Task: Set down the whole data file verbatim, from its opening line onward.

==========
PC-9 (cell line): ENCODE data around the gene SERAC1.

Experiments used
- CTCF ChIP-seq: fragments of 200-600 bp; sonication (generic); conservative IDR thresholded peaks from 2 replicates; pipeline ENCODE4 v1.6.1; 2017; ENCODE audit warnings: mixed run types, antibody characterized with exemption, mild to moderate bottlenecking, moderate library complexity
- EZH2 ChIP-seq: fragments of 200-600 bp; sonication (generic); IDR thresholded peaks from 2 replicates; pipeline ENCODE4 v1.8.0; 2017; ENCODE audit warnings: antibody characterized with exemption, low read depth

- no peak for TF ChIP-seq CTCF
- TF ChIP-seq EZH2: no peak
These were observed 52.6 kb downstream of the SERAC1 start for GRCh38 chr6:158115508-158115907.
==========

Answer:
PC-9 (cell line): ENCODE data around the gene SERAC1.

Experiments used
- CTCF ChIP-seq: fragments of 200-600 bp; sonication (generic); conservative IDR thresholded peaks from 2 replicates; pipeline ENCODE4 v1.6.1; 2017; ENCODE audit warnings: mixed run types, antibody characterized with exemption, mild to moderate bottlenecking, moderate library complexity
- EZH2 ChIP-seq: fragments of 200-600 bp; sonication (generic); IDR thresholded peaks from 2 replicates; pipeline ENCODE4 v1.8.0; 2017; ENCODE audit warnings: antibody characterized with exemption, low read depth

- no peak for TF ChIP-seq CTCF
- TF ChIP-seq EZH2: no peak
These were observed 52.6 kb downstream of the SERAC1 start for GRCh38 chr6:158115508-158115907.